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How time works in Mandarin and isiXhosa

Date Released: Wed, 4 May 2011 09:49 +0200

All natural languages have ways for expressing the time when things take place.  At a Departmental Research Seminar on Tuesday 3 May Xiujie Ma, a Master's student in the Rhodes Linguistics department, outlined how she plans to study the ways in which two very different languages, Mandarin and isiXhosa, handle time.

Mandarin has very short words, and each word represents only one unit of meaning, with no prefixes or suffixes. This makes it what linguists call an isolating language. By contrast, isiXhosa is an agglutinating language: many different prefixes and suffixes are added onto the same word, so that one word can fulfil the function of an entire sentence, e.g. Ndiyakuthanda, 'I love you.'

Because Mandarin has no prefixes and suffixes, it also cannot have any tense. Instead, it uses three ways to tell listeners what time an event happened. One of these is time adverbials (the equivalent of words like yesterday and today in English). Another is the use of aspect, elements that tell you whether an action is finished, or is still happening. In English, aspect is marked using suffixes like -ing or -en, but because Mandarin has no suffixes, it uses separate 'aspect words' to fulfil this function. Sometimes the verb in Mandarin a sentence is such that it is obvious what time the event happened, so no special time marking is needed.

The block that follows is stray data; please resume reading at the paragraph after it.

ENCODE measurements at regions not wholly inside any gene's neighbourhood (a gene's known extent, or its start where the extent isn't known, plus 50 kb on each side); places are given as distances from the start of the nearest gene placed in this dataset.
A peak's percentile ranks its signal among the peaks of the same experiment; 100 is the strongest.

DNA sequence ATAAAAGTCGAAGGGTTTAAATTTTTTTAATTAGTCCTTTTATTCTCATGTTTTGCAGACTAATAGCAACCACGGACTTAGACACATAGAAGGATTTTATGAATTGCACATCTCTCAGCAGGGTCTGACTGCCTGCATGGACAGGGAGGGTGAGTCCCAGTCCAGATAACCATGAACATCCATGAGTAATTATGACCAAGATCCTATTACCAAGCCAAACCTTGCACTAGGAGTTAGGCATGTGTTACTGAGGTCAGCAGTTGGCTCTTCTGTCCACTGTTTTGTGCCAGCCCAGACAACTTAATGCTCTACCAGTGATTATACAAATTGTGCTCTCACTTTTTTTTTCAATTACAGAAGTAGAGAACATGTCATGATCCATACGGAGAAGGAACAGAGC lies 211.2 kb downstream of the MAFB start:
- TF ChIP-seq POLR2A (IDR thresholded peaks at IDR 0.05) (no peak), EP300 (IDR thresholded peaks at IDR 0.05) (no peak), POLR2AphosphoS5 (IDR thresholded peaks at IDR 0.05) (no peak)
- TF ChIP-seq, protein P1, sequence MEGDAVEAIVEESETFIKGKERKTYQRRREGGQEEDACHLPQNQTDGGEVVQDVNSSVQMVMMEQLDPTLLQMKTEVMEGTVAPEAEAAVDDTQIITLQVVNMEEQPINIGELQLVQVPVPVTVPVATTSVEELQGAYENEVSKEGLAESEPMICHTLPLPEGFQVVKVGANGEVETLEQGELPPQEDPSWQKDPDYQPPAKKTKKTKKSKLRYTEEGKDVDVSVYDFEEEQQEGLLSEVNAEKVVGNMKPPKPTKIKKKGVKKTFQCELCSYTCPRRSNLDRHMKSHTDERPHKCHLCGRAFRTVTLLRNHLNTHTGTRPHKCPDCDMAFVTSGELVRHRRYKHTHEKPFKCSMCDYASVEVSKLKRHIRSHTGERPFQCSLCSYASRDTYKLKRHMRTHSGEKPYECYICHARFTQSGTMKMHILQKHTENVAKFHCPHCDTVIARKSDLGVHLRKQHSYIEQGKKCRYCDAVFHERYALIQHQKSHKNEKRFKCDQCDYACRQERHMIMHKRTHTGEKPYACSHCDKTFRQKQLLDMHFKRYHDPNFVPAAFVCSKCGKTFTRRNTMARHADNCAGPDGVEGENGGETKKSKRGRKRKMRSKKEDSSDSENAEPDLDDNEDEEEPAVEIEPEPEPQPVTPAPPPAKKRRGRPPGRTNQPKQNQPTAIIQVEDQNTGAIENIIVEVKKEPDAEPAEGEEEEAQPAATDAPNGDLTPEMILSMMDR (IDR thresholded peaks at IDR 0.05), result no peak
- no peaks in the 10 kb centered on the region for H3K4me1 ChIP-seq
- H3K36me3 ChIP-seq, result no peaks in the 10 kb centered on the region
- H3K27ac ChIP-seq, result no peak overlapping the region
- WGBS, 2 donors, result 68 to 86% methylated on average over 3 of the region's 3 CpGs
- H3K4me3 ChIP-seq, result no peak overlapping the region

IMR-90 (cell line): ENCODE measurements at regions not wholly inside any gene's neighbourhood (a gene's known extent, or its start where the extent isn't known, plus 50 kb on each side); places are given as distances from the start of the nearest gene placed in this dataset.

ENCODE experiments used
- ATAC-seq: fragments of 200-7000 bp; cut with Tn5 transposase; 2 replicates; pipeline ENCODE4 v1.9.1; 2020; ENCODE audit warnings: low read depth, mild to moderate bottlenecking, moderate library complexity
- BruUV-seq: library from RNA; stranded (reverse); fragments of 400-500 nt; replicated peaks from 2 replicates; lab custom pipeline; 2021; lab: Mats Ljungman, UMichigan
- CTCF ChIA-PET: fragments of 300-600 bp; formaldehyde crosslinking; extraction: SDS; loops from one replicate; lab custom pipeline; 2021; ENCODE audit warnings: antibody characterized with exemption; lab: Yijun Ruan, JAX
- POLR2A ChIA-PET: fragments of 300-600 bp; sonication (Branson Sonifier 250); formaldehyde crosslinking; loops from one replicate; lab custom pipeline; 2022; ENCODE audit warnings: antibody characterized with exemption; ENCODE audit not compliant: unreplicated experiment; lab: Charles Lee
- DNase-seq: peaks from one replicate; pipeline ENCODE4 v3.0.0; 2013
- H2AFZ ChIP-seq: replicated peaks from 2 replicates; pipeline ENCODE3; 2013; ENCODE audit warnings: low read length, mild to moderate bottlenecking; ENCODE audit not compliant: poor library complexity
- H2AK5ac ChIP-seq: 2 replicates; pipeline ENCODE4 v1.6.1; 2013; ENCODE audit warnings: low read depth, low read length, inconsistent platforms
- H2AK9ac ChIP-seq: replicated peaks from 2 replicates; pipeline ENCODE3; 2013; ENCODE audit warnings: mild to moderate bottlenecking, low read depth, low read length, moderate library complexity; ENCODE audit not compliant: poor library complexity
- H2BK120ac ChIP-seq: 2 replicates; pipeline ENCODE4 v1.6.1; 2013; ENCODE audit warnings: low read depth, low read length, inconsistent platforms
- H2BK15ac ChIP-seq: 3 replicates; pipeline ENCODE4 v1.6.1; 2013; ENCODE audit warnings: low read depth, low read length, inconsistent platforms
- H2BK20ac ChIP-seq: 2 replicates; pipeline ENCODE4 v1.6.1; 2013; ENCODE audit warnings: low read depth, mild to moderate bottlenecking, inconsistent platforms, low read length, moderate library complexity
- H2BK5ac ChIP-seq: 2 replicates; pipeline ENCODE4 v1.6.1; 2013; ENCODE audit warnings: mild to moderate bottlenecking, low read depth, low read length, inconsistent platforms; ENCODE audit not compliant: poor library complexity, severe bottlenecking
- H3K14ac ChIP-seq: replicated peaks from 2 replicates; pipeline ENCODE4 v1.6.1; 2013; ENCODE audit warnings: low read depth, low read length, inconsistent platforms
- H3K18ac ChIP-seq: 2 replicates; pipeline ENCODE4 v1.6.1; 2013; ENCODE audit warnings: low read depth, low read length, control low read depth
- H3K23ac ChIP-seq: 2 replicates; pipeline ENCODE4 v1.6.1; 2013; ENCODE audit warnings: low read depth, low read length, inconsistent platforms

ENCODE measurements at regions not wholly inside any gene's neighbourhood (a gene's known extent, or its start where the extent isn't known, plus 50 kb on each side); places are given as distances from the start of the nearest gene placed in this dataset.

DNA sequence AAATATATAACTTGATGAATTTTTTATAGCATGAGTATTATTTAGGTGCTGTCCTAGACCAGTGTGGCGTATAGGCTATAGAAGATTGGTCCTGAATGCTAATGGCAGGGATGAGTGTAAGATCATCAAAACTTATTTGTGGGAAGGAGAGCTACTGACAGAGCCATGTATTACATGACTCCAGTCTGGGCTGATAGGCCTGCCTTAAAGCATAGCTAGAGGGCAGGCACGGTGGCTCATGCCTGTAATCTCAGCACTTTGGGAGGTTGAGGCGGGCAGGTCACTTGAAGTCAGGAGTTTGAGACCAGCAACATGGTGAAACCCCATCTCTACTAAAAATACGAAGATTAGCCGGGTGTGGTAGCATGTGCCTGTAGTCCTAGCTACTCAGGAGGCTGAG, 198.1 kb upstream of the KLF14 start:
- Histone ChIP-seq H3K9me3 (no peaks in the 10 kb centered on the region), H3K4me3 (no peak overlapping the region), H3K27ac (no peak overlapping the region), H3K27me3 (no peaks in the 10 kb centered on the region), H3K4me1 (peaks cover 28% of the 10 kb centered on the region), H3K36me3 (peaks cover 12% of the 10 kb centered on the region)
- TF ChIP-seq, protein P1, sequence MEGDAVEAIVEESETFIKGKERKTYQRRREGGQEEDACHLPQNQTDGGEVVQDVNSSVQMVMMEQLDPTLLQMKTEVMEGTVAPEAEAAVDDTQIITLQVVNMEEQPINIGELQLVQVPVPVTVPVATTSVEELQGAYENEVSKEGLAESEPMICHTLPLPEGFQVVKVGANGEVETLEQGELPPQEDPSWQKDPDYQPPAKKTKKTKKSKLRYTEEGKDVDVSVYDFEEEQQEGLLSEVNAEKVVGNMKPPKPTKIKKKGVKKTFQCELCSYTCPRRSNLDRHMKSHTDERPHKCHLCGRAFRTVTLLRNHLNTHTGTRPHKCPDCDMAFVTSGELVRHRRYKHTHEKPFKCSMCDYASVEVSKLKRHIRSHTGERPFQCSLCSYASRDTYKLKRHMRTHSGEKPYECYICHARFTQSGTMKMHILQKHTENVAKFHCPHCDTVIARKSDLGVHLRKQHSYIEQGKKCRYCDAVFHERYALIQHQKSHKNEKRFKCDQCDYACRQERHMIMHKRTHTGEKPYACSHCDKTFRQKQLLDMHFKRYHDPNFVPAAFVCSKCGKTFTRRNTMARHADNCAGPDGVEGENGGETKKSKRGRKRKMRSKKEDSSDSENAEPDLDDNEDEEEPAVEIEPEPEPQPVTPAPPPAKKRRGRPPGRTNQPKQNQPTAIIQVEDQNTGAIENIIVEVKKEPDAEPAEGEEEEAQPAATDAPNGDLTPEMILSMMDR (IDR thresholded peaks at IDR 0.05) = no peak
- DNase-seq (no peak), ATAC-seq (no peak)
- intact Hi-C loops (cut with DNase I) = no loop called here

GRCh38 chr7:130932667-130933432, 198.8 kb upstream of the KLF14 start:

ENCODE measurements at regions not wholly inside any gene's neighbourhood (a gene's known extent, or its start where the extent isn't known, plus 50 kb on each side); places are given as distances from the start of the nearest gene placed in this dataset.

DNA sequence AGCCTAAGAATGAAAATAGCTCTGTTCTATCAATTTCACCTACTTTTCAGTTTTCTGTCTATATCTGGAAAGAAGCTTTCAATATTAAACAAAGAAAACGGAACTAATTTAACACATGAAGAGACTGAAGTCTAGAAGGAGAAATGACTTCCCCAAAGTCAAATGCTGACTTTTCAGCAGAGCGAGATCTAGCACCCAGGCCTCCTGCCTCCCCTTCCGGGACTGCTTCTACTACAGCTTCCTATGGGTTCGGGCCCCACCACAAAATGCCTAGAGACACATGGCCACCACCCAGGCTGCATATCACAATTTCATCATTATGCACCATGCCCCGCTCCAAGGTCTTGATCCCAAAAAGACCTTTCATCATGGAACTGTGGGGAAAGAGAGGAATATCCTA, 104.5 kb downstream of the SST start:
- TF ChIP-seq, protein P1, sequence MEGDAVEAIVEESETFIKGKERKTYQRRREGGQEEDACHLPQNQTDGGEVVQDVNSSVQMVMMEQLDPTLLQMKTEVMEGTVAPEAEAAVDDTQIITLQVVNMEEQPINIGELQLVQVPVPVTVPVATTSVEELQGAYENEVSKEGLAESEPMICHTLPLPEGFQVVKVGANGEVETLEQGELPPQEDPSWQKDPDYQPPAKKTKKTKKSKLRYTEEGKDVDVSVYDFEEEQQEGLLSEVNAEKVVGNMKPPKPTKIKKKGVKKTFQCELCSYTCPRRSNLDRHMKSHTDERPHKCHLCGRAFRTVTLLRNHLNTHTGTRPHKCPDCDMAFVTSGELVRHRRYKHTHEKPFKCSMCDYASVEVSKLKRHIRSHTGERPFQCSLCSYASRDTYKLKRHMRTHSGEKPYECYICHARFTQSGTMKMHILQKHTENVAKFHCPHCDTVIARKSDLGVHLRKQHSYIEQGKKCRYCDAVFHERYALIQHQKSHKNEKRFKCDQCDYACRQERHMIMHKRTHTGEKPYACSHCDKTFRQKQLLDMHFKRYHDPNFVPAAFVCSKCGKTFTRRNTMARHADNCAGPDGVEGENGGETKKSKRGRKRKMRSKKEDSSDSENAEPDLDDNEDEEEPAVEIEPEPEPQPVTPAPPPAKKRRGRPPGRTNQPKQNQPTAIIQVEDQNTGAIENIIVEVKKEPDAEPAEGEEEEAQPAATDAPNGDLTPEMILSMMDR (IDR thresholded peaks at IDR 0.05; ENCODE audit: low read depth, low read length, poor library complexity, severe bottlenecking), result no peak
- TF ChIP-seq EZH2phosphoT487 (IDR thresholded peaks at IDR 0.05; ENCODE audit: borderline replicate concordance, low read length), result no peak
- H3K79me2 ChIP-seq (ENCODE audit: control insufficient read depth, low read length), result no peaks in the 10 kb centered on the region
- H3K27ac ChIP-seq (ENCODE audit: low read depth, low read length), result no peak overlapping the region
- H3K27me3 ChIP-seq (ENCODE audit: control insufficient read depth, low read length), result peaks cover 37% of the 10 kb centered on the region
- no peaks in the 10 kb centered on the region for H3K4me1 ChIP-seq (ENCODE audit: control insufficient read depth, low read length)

On the other hand, isiXhosa denotes time using four tenses: remote past, near past, present and future tense. (Contrary to popular belief, English only has two: past and present tense.) These tenses are marked by suffixes which are added to the word. For instance, the -a at the end of Ndiyakuthanda is a suffix indicating that the sentence is in the present tense. For her Master's thesis, supervised by Prof Ron Simango, Xiujie plans to investigate how isiXhosa uses time adverbials and aspect markers to show time, and also if there are sentences in which it isn't necessary to make a reference to the time at all. She plans to do this by asking 10 isiXhosa first-language speakers to translate 120 English sentences into isiXhosa and analysing what these translations show about time reference in the language.